The importance of laboratories makes the disconnect between them and electronic health records-the anointed hubs of clinical and financial activity-all the more frustrating. But disconnect there is and with rapid advances in lab capabilities, patient well-being could be at risk. Molecular and genetic information now is being sent to physicians, but they may not fully understand the messages that signal certain propensities to disease, or may not understand that even something as simple as glucose levels are not measured as they once were.
"Fifteen years ago, when EHRs first started coming on the scene, I would ask EHR vendors about how they could connect to labs, and they told me 'Oh yeah, we can interface with them, no problem,' " says Karen Williams, the laboratory manager at Internal Medicine of Northern Michigan, a Petoskey-based group practice of 11 physicians that operates its own lab. "But their idea of an 'interface' was that they could display results. They didn't understand laboratory workflow and the complexity of the information coming from the labs. And 15 years later, they still don't seem to have a good handle on it."
The EHR meaningful use incentive program was supposed to address that disconnect, and to some degree it has. Stage 1 treated lab connectivity with kid gloves: optional menu items required the import of at least 40 percent of lab data that could be represented in a numeric or structured format, as well as lab results be reportable to public health agencies. Stage 2, however, ramps things up considerably.
Core measures require that more than 30 percent of lab orders be initiated in the EHR; more than 55 percent of lab results must import to the EHR in a structured format; lab results must comply with the LOINC vocabulary; and support for the 2.5.1 messaging standard from Health Level Seven International is required.
That bodes well for the future, but the situation on the ground indicates that reliable lab/EHR connectivity is going to be a long time coming. And the disconnect is becoming an ever-growing problem as clinical tests become more refined and molecular and genetic testing come online in the industry. "All the detritus is starting to float to the top," says John Spinosa, M.D., chairman of pathology at Scripps Memorial Hospital in La Hoya, Calif., and a former chief of staff at the hospital.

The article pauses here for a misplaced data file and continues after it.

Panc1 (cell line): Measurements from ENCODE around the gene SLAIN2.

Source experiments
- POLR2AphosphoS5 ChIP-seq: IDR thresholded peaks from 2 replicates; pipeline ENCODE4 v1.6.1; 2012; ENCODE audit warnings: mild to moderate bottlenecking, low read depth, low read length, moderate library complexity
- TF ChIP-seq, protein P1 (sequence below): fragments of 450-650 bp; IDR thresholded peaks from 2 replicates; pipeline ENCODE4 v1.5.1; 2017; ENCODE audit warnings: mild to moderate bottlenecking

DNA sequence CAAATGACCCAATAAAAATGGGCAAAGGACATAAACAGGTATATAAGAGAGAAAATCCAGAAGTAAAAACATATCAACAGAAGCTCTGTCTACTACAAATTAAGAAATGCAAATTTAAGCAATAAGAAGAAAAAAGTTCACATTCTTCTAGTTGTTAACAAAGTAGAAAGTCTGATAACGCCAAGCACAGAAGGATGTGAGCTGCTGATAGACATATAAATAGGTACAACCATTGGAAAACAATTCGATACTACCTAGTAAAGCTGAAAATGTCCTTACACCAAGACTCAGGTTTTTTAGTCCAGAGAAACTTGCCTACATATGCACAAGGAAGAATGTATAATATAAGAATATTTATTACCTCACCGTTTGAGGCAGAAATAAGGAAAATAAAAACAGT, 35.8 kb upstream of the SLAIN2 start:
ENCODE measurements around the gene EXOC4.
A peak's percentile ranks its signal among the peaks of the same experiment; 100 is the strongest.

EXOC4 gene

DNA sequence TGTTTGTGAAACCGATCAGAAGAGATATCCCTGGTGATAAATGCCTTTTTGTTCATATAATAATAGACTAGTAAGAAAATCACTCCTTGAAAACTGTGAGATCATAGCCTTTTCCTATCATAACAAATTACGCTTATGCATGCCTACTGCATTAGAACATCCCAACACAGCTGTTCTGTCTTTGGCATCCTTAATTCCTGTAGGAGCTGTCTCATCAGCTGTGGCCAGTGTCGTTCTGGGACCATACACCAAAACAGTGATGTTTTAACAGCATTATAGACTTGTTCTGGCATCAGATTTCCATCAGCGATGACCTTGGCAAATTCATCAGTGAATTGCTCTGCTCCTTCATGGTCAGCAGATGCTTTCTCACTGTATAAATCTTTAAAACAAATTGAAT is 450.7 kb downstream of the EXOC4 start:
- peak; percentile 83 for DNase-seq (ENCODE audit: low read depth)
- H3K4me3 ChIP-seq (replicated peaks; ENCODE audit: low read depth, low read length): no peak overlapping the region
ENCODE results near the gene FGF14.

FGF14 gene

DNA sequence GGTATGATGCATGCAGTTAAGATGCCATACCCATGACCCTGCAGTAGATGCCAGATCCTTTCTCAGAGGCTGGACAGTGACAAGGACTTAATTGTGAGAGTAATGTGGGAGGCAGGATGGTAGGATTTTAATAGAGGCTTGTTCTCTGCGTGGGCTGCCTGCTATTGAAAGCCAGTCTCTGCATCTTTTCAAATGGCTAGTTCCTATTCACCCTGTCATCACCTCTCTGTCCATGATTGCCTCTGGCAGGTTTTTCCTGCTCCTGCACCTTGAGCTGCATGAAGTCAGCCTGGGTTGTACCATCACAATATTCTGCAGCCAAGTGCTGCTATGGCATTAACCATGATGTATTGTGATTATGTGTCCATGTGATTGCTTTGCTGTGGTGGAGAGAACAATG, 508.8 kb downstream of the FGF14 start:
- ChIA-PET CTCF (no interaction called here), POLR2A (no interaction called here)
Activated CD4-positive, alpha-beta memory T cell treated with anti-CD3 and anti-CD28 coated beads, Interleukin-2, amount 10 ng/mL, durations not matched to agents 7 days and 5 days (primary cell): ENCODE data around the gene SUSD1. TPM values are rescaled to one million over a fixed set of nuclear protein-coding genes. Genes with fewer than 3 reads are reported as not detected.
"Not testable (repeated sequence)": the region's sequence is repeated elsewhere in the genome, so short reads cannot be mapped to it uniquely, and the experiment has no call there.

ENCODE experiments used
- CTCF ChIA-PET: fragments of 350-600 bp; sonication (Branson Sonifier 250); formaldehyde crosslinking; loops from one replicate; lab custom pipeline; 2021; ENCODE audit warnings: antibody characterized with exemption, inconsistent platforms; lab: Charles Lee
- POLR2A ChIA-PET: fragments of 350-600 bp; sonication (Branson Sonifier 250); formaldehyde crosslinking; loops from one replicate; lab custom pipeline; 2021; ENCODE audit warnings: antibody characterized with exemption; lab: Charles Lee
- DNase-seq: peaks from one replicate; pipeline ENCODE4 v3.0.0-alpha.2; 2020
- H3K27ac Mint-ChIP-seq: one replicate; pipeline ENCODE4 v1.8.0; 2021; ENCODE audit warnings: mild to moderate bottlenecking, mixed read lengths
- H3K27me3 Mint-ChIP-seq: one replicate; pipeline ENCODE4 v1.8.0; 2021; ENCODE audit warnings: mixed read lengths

"The industry hasn't really taken the existing standards seriously, and the effects are starting to be felt. It's getting very difficult for pathologists to communicate all the information they need to in lab results, and that problem's going to grow acute as more complex testing becomes the norm."
Scripps Memorial is part of Scripps Health, a San Diego-based health system that comprises four acute care hospitals, more than 2,600 affiliated physicians and a sprawling network of ambulatory settings.
Spinosa says that physicians have an understanding of how critical laboratory/EHR connectivity is to their clinical operations. Scripps Health has, like its health systems peers, taken on the role of interface between ambulatory EHRs and the health system's labs (which run on laboratory information systems from Tucson, Ariz.-based Sunquest Information Systems), as well as reference labs. Getting into that line of work has been an eye-opener for the Scripps informaticists, he says.
"It required us to learn whole new skill sets, and it also gave us an idea of how messy building interfaces to ambulatory systems can be," he says. "Interfacing to a vendor's EHR system, we've learned, doesn't mean that we then can automatically interface to the vendor's other EHR systems. In fact, it doesn't even mean we can use the same interface for that same version of an EHR-the variance in implementations is enormous."
The blame for the variance in the use of messaging standards is shared by providers and EHR vendors, Spinosa says. "I feel that we've negotiated away a lot of the potential interoperability in this industry," he says. "Providers have not yet held their vendors' feet to the fire and insisted that they use the newest blocks of messaging standards. That's caused a lot of the 'fuzziness' we encounter when trying to get our labs to talk to all these EHRs."
Nothing comes easy
The variance in the use of messaging standards by EHR vendors is one big roadblock, but another issue holding back lab/EHR connectivity is their fundamental lack of understanding about lab-related workflow, says Williams at Internal Medicine of Northern Michigan.
A straightforward example: the group practice treats patients covered by a multitude of health insurers, and each insurer has their own set of rules around laboratory testing. Many require that certain types of lab tests, based on CPT codes, be conducted by national reference labs instead of the practice's in-house lab. As a result, the practice sends some tests that it can't perform in-house to the laboratory at the local hospital, McLaren Northern Michigan.
All in all, nearly 30 percent of the group's tests are sent to outside laboratories, Williams says. Physicians, she says, don't need to know where a test order is going, they just need to be able to order tests during their clinical workflow. But when Williams explained that complexity to EHR vendors, their response was that they would build a drop-down menu within the application that would enable physicians to choose the order's destination.
That solution, Williams says, is no solution at all. "A drop-down menu would basically require the physicians to know what the payer rules and our capabilities are for each order they place, and then pick the correct destination. That's not realistic," she says.